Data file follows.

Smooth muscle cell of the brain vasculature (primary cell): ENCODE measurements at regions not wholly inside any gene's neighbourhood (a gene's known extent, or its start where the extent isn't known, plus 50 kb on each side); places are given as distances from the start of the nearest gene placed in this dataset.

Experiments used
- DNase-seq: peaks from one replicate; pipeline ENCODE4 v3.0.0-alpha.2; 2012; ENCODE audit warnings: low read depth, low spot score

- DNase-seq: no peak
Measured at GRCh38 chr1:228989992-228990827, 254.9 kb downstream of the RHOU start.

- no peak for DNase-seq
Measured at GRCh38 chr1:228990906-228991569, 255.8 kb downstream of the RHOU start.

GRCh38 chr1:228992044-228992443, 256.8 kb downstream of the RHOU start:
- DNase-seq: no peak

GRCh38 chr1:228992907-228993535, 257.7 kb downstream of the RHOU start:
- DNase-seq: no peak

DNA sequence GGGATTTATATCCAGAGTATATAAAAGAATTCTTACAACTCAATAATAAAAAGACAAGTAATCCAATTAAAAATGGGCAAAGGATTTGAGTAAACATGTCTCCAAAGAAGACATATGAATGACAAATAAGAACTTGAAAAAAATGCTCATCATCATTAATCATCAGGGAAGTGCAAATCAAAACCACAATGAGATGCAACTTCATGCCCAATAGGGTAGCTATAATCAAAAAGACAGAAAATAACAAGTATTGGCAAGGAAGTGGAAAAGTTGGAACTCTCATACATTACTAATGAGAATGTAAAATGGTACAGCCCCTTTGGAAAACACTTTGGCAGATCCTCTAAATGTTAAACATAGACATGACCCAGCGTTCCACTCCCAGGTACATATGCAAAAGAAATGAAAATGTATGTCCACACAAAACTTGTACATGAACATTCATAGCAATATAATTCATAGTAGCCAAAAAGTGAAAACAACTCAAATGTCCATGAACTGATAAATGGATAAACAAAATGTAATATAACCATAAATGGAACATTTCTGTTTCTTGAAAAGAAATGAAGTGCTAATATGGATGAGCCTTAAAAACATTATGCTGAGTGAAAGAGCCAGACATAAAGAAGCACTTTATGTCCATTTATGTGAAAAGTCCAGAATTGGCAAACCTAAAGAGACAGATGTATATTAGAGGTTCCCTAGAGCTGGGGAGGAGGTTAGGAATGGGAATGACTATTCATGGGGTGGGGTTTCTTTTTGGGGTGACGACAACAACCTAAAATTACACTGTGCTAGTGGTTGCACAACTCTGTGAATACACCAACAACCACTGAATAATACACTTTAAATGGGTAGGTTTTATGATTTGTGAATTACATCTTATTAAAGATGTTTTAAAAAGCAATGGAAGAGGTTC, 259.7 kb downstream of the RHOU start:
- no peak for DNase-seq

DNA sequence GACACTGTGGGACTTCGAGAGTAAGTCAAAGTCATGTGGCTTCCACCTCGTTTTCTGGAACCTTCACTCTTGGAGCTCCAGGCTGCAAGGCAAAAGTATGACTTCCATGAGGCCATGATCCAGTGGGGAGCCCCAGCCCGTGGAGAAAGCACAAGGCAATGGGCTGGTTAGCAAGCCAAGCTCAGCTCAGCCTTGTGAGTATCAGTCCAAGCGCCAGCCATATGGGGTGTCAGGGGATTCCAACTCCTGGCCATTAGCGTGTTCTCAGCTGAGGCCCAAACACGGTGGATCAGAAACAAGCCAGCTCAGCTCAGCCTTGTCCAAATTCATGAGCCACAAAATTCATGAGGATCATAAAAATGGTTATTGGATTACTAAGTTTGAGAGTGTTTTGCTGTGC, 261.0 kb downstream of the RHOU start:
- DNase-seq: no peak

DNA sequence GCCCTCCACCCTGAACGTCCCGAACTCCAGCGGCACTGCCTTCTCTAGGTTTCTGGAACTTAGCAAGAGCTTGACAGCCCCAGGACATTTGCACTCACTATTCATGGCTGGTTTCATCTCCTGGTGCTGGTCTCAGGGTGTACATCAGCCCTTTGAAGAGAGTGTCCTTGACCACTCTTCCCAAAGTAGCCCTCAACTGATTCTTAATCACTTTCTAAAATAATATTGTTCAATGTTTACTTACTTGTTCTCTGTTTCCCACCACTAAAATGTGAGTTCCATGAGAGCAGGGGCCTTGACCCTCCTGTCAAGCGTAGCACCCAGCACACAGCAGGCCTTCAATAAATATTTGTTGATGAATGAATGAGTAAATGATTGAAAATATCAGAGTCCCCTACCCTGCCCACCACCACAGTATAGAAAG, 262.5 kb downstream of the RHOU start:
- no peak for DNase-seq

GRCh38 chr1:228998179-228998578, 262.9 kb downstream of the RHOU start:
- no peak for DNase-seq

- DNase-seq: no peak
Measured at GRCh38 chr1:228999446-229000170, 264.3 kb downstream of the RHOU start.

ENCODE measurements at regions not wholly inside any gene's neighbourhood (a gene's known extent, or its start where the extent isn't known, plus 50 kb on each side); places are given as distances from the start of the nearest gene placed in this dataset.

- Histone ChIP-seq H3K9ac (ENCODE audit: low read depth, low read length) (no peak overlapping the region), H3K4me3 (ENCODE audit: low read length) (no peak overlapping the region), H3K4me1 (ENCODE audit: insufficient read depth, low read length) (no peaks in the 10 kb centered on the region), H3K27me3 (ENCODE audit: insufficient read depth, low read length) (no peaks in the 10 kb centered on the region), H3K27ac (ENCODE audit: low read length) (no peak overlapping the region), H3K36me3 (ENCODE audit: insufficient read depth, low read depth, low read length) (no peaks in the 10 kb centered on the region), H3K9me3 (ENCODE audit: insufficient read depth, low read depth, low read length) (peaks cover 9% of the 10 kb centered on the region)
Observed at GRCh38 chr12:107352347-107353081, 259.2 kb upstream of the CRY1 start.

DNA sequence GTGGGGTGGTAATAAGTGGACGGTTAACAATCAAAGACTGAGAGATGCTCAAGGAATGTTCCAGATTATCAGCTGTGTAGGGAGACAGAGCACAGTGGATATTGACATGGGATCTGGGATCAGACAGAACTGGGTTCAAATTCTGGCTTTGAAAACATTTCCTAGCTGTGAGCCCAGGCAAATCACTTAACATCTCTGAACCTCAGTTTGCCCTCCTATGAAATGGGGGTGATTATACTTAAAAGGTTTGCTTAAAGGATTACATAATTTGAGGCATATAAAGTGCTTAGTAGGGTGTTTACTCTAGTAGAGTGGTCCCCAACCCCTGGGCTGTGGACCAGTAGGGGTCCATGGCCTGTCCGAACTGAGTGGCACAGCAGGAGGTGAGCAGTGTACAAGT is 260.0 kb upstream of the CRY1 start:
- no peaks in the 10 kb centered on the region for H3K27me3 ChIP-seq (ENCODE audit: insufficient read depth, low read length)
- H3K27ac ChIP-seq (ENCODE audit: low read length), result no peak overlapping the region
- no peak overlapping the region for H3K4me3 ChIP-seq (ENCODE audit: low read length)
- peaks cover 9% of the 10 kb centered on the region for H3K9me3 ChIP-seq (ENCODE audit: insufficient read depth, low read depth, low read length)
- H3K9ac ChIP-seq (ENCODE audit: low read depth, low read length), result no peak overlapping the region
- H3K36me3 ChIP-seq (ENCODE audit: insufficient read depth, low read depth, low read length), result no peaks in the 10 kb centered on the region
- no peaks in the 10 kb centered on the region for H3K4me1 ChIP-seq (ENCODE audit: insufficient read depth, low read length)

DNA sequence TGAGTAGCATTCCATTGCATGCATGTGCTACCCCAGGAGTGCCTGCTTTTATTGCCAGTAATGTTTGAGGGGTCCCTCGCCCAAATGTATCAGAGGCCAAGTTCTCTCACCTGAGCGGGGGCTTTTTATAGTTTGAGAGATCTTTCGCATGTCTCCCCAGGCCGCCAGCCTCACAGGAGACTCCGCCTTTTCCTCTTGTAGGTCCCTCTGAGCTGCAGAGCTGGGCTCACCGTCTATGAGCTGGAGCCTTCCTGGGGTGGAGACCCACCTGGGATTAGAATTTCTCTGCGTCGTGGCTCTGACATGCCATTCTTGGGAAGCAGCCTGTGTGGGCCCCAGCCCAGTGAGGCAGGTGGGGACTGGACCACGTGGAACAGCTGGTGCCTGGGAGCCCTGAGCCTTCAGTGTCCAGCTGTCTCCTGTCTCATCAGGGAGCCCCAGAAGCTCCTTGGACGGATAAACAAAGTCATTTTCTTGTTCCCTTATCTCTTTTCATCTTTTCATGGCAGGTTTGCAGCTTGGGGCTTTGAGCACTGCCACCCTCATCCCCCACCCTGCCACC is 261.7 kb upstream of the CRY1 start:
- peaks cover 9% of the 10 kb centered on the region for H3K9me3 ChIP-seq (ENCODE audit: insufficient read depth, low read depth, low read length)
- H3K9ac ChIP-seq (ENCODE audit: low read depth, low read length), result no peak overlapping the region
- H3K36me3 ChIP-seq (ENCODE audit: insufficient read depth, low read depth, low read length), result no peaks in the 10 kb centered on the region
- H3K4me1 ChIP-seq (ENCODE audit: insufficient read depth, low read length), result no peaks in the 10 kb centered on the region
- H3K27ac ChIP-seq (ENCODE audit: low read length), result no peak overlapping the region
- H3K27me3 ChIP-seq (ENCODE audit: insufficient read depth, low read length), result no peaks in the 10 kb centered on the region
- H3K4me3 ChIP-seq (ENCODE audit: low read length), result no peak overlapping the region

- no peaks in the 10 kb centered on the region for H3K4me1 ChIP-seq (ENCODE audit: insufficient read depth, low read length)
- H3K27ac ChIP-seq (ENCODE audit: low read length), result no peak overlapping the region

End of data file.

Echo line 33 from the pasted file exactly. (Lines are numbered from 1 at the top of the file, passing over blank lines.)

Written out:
DNA sequence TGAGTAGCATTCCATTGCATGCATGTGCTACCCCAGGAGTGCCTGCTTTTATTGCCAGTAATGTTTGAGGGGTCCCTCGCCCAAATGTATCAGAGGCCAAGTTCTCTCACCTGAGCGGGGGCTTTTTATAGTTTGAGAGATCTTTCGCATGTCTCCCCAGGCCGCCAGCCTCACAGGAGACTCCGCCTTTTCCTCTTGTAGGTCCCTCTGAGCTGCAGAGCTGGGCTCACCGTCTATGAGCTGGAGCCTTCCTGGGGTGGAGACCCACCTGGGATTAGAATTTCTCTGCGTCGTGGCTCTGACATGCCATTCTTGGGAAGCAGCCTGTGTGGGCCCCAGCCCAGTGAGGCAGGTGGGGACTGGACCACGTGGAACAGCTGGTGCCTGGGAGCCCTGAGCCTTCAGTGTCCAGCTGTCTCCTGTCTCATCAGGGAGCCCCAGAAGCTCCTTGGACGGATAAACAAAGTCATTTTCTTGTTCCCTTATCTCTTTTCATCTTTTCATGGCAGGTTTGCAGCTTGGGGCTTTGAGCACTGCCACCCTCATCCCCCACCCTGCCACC is 261.7 kb upstream of the CRY1 start: